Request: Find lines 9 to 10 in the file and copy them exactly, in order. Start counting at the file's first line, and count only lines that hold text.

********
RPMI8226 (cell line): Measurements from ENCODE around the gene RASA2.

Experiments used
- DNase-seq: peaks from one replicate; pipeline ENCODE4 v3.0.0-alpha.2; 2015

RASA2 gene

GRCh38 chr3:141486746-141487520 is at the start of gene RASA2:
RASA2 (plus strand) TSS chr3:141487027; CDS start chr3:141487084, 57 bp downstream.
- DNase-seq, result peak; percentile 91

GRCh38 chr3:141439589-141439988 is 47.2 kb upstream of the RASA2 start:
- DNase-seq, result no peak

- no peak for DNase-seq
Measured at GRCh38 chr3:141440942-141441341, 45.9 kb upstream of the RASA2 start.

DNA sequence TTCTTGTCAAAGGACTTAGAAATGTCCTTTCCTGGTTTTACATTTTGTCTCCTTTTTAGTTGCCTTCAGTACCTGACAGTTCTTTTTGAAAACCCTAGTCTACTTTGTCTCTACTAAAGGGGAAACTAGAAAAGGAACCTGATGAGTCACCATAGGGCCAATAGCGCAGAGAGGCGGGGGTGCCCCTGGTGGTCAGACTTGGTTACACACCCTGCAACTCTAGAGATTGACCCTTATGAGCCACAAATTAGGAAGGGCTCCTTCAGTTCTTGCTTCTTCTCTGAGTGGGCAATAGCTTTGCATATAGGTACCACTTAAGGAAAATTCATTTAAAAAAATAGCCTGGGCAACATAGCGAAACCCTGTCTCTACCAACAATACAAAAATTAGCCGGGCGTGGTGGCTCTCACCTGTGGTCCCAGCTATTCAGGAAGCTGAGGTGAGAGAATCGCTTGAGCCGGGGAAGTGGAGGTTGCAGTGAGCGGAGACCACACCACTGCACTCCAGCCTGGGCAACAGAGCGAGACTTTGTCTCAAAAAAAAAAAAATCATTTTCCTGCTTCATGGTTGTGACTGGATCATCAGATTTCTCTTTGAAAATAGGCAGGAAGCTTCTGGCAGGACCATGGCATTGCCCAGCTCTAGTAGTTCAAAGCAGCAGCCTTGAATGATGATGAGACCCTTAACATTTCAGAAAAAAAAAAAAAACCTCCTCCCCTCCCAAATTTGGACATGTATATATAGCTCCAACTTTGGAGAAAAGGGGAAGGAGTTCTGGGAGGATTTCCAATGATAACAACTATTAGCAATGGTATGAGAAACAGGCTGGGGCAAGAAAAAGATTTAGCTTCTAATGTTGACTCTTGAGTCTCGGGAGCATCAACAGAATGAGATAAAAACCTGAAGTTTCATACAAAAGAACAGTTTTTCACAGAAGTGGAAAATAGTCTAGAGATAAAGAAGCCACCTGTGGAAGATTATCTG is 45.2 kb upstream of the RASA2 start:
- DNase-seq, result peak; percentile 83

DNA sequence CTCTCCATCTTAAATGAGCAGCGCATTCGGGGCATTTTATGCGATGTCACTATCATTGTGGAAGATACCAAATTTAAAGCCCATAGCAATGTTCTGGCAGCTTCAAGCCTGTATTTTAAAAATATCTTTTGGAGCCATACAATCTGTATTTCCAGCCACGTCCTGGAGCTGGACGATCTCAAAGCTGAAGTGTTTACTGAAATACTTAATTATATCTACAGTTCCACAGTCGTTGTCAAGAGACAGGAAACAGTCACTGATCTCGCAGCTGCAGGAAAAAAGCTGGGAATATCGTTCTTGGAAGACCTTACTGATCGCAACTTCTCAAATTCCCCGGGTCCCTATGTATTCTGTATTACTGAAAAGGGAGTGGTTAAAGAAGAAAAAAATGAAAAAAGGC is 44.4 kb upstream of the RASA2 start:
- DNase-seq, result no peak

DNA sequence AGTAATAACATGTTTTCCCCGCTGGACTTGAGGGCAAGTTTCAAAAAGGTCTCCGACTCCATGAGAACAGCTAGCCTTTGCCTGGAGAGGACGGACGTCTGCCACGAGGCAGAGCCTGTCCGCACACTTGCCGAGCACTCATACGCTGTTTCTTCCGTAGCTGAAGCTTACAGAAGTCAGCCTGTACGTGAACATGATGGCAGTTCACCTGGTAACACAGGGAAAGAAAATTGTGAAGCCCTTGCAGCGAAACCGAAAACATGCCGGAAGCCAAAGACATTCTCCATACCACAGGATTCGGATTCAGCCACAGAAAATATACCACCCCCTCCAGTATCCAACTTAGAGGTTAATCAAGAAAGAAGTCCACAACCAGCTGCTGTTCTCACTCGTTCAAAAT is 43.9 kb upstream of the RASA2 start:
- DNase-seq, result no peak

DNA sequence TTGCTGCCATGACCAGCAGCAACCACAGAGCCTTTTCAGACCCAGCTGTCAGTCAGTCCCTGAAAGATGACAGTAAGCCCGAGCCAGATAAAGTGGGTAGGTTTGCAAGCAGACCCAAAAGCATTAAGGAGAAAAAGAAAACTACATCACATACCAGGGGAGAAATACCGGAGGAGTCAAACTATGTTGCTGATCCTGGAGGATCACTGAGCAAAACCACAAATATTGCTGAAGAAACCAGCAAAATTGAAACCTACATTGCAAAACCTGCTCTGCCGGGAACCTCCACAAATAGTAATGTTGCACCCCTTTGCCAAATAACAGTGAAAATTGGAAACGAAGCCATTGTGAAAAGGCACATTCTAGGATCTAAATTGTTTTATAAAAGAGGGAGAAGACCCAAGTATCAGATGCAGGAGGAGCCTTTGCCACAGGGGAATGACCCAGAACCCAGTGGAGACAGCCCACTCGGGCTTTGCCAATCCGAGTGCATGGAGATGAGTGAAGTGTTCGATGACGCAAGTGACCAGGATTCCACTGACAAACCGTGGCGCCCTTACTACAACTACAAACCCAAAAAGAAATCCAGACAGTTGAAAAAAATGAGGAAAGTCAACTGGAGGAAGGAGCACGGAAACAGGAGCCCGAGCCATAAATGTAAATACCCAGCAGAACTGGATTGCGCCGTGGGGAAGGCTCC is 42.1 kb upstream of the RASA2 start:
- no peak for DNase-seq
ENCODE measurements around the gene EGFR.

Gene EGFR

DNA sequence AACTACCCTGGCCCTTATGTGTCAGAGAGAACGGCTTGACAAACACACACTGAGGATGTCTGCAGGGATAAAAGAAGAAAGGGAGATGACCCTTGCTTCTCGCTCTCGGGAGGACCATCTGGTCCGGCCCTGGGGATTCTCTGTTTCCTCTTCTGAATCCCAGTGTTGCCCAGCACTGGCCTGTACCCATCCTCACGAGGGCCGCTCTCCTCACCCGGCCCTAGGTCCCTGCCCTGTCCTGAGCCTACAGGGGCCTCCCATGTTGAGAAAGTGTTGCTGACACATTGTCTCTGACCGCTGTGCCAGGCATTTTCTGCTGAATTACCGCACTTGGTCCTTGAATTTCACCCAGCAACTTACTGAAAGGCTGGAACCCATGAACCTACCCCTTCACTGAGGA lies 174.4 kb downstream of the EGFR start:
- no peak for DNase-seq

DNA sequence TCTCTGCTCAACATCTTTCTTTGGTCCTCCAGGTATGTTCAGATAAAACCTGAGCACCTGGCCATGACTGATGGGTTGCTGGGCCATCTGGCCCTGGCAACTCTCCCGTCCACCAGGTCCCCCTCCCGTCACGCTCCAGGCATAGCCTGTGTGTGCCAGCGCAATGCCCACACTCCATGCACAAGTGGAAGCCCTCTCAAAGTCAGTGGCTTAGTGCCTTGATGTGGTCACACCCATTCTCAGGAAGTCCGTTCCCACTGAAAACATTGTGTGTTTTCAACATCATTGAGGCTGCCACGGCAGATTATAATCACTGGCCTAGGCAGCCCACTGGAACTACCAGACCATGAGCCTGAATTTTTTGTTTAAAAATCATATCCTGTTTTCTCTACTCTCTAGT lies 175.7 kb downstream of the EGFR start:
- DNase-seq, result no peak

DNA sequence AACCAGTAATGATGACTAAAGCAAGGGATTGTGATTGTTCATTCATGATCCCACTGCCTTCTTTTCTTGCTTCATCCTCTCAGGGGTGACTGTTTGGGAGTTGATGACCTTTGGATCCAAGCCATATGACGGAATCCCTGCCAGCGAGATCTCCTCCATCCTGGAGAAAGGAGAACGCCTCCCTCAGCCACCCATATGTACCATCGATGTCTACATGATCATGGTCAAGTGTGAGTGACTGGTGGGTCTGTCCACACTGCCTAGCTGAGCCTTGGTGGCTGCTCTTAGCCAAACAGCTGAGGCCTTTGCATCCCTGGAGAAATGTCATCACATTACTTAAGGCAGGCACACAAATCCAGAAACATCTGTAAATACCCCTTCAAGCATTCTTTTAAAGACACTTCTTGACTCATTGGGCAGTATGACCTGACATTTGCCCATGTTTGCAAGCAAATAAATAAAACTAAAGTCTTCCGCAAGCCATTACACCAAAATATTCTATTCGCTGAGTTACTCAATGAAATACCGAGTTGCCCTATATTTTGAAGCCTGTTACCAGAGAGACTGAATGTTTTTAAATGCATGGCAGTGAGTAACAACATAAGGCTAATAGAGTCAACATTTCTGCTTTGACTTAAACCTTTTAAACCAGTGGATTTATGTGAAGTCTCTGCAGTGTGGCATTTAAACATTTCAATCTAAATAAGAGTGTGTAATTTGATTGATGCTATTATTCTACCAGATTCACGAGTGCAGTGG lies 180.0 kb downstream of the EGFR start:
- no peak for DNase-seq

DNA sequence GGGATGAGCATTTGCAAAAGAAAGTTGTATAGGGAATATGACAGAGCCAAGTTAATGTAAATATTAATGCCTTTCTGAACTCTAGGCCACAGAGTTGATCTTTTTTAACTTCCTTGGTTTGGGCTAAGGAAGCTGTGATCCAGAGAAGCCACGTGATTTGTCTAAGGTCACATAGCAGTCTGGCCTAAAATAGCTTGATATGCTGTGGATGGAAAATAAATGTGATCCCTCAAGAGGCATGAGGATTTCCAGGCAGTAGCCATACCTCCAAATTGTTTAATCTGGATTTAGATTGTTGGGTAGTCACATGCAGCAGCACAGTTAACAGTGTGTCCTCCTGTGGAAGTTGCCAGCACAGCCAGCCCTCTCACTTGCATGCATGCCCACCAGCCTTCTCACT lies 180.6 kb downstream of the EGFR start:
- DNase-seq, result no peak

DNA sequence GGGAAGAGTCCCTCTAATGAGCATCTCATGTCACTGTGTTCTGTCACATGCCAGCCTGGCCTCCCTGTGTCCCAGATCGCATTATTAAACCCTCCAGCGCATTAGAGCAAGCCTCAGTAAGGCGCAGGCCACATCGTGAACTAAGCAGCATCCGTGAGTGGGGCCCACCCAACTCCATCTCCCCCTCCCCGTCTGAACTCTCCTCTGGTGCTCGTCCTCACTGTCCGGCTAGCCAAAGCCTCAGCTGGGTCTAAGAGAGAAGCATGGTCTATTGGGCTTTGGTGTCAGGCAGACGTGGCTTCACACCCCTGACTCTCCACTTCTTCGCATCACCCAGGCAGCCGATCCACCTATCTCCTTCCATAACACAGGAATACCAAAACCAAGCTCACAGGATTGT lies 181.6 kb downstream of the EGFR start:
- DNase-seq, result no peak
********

- DNase-seq, result no peak

- no peak for DNase-seq